On Thursday, Mr. A came in to have his blood checked.  He requires blood thinners to prevent recurrence of blood clots which could be fatal.  He has twice previously had clots in the blood vessels of his calves, and he once had a blood clot travel to his lungs.  He has a clotting disorder that makes any break in treatment with the blood thinners extremely dangerous.  Warfarin is an effective and inexpensive blood thinner, but it requires frequent monitoring because its activity is affected by numerous interactions with other medications and foods.  His blood test showed that the warfarin was not doing its job, so I recommended an increased dose.  It takes about three days for the dosage change to have a full effect, so I also recommended injectable blood thinners, which act more rapidly, until we could demonstrate that his warfarin had reached a therapeutic level.  However, he could not afford the copay for the injectable blood thinner, so he must hope that he does not develop another blood clot as we wait for the higher dosage of warfarin to take effect.

Yesterday, I saw Ms. R for a follow up appointment.  She is only in her 30s but has already had major back surgery for a disk problem.  She stands for six hours a day at work and has recently had worsening of her back pain.  Her spine specialist had recommended physical therapy, instead of a repeat operation, but she cannot go because her private insurance company requires a copay for every session.  She has been unable to work because of the worsening pain, so she cannot afford these copays and has not been able to follow the treatment plan.  I do not want her to become dependent on pain killers, but since the treatment recommended by her orthopedist is not a realistic possibility, we are running out of options.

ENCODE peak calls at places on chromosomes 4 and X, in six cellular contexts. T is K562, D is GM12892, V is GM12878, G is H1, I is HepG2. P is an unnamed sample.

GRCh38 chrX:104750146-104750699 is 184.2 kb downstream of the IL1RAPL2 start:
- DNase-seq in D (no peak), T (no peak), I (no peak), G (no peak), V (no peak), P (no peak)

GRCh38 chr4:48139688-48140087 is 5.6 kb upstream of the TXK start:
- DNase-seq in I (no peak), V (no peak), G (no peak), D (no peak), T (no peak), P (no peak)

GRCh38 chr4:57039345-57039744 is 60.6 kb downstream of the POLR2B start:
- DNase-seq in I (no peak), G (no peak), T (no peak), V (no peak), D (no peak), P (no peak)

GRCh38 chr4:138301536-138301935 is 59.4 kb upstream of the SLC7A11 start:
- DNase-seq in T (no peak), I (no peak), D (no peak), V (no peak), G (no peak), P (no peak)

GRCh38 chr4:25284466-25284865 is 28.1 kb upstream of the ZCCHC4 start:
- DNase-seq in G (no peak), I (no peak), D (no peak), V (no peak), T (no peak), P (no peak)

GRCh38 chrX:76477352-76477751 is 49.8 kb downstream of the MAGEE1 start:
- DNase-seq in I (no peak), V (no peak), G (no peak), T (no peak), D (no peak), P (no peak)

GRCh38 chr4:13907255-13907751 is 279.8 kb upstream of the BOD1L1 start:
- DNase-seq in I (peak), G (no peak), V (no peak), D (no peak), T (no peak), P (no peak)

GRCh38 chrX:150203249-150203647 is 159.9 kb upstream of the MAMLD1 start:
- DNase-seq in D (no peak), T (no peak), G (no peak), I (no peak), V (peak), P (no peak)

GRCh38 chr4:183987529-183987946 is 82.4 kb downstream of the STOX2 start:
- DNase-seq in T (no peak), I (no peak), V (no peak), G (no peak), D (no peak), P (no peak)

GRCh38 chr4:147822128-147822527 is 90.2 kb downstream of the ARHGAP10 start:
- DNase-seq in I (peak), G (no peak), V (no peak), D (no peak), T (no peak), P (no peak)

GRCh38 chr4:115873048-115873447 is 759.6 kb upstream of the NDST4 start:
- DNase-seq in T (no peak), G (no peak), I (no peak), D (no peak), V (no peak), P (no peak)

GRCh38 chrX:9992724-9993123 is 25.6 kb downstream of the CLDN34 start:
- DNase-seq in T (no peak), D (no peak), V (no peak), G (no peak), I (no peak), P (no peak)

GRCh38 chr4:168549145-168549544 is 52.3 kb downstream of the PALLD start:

I could fill many pages with stories like these of my patients whom are hard working, have private health insurance through an employer, but just cannot get the care that they need, because of unreliable coverage.  It frustrates me that executives of health insurance companies spend millions on advertising to disparage public health insurance, and Republican politicians are stone walling meaningful health care reform because they are afraid that a public health insurance option would put private health insurance companies out of business.  I do not care who provides health insurance for my patients.  Whether they have public or private insurance, I just want them to get the best care possible.  If private health insurance companies provide a high quality product, they will not be “forced” out of business by a public plan.  It makes sense that competition between a public plan and private plans would lower costs, improve quality, and guarantee an option to those who do not have employer sponsored coverage.  As a physician, I need to advocate for my patients.  Private health insurance companies have thousand of lobbyists and millions of dollars to spend.  So why do these companies need so many politicians, including Democrats, advocating for them as well?  This is not about ideology.  It’s about patients who cannot afford their medications or who face bankruptcy due to medical bills.  We need change, and this will only come with a guaranteed public health insurance option.

– Aaron Fox,  MD
National Physicians Alliance

About Aaron Fox

Dr. Fox is a primary care physician in a community health center in New York City. He is also a member of the National Physicians Alliance New York City Local Action Network.